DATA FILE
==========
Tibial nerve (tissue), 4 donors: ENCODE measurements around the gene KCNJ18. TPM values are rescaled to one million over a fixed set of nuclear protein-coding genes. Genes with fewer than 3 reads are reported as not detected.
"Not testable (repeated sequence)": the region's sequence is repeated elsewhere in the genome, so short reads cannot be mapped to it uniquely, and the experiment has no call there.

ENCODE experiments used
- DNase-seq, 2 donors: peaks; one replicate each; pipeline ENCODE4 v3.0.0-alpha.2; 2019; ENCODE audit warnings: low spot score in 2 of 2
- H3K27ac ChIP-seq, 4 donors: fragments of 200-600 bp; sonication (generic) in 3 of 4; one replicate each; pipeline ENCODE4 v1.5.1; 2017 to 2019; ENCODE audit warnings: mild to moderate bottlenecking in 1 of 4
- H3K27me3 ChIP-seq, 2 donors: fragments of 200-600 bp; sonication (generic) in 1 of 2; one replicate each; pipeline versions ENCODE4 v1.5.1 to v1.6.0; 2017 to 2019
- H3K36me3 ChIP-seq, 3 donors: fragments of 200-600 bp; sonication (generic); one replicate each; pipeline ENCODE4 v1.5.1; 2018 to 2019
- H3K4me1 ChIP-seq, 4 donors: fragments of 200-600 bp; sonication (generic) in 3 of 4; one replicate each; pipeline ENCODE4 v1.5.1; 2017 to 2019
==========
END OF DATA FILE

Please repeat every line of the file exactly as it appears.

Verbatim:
Tibial nerve (tissue), 4 donors: ENCODE measurements around the gene KCNJ18. TPM values are rescaled to one million over a fixed set of nuclear protein-coding genes. Genes with fewer than 3 reads are reported as not detected.
"Not testable (repeated sequence)": the region's sequence is repeated elsewhere in the genome, so short reads cannot be mapped to it uniquely, and the experiment has no call there.

ENCODE experiments used
- DNase-seq, 2 donors: peaks; one replicate each; pipeline ENCODE4 v3.0.0-alpha.2; 2019; ENCODE audit warnings: low spot score in 2 of 2
- H3K27ac ChIP-seq, 4 donors: fragments of 200-600 bp; sonication (generic) in 3 of 4; one replicate each; pipeline ENCODE4 v1.5.1; 2017 to 2019; ENCODE audit warnings: mild to moderate bottlenecking in 1 of 4
- H3K27me3 ChIP-seq, 2 donors: fragments of 200-600 bp; sonication (generic) in 1 of 2; one replicate each; pipeline versions ENCODE4 v1.5.1 to v1.6.0; 2017 to 2019
- H3K36me3 ChIP-seq, 3 donors: fragments of 200-600 bp; sonication (generic); one replicate each; pipeline ENCODE4 v1.5.1; 2018 to 2019
- H3K4me1 ChIP-seq, 4 donors: fragments of 200-600 bp; sonication (generic) in 3 of 4; one replicate each; pipeline ENCODE4 v1.5.1; 2017 to 2019